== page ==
La Moresca (Testudo)
Peter De Cleyn La Moresca
baked and smoked earth, pigments/wood
(30 x 20 x 13 cm)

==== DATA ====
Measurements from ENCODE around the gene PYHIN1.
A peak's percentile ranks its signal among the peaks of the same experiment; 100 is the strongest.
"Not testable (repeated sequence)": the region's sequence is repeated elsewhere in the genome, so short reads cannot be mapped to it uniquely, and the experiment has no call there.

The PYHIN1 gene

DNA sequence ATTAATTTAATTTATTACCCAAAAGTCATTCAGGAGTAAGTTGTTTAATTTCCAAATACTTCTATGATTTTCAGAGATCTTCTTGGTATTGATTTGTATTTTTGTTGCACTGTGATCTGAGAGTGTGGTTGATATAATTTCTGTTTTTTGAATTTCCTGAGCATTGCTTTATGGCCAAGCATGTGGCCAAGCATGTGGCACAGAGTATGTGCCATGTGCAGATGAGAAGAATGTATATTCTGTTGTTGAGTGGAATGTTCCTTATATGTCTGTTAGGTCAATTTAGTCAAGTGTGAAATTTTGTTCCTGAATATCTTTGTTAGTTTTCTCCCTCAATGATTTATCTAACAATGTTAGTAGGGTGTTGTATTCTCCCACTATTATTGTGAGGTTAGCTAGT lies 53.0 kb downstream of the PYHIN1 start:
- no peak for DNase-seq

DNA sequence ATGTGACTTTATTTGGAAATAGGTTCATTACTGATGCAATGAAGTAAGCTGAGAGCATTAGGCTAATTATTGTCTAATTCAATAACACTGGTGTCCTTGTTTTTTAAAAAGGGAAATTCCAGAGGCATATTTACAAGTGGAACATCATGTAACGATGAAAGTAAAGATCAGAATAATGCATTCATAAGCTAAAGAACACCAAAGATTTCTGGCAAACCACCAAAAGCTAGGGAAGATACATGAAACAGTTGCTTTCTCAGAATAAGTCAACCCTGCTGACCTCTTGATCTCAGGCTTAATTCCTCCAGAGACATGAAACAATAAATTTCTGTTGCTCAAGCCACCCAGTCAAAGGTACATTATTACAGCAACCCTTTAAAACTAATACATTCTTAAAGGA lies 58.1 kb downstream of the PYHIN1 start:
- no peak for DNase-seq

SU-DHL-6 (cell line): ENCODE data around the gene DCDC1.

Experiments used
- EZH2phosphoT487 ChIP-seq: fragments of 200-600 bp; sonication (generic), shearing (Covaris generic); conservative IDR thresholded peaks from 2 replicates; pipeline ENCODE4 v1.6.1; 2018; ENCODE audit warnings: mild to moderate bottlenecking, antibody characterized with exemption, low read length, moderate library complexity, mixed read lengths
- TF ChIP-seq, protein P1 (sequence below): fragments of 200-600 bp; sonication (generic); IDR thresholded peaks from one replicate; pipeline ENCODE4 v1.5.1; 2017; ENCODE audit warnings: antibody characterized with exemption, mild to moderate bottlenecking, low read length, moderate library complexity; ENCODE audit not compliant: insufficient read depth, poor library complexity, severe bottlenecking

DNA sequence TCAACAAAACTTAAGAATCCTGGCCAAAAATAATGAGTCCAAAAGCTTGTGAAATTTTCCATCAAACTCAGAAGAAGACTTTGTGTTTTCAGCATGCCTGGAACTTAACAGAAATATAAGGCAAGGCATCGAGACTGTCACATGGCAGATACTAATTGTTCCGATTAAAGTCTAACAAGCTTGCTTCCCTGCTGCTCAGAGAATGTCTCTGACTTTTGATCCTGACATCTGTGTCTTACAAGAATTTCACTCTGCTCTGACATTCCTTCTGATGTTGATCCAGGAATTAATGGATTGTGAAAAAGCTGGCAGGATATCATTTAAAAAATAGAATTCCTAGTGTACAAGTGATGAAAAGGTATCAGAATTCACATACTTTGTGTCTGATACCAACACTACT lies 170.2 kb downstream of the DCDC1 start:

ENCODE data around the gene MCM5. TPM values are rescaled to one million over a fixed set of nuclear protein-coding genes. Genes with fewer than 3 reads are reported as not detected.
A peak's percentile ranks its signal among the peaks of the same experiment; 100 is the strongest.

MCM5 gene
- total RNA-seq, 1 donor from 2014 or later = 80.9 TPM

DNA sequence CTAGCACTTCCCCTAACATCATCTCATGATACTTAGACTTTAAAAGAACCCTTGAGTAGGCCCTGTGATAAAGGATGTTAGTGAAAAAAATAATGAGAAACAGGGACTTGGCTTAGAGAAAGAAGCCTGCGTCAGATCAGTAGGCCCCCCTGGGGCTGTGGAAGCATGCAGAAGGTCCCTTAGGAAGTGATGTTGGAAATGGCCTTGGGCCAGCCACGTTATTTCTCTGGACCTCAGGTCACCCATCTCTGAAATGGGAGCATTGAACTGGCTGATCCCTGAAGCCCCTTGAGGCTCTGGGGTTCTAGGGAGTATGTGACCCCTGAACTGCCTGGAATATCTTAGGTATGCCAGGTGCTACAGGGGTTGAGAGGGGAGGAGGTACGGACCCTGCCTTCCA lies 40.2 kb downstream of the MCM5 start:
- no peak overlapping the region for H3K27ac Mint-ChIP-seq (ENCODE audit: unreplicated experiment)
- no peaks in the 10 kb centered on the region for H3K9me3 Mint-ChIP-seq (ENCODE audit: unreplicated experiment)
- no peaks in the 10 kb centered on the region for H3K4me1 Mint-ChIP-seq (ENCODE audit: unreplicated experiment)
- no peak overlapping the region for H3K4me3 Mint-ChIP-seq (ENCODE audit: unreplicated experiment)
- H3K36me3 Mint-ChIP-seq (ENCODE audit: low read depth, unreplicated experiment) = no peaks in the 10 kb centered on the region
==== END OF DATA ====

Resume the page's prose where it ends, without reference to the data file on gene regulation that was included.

"In the 17th century it was common to give lute pieces a suggestive title: often mythological names or names of people to whom the piece was dedicated. Sometimes also simply personifications such as 'L'Espérance' or names of animals 'La Poule' . " La Piémontaise' refers to a feminine beauty from Piémont, just as 'La Moresca' immediately brings to mind an African beauty. But ' La Moresca' is a dance - sometimes a Villanella-like song - that caricatured the Moors at the time when the advancing Islam posed a threat. By extension, it was also about the black African slaves present ('les esclaves'). It is a rhythmic dance, a dance with an exotic character because of the accented notes and staccato rhythms. Sometimes the dancers made their faces black and tied bells to their costumes. In some cases, men were disguised as women. The crazier the better. Europe during the Renaissance was crazy about it."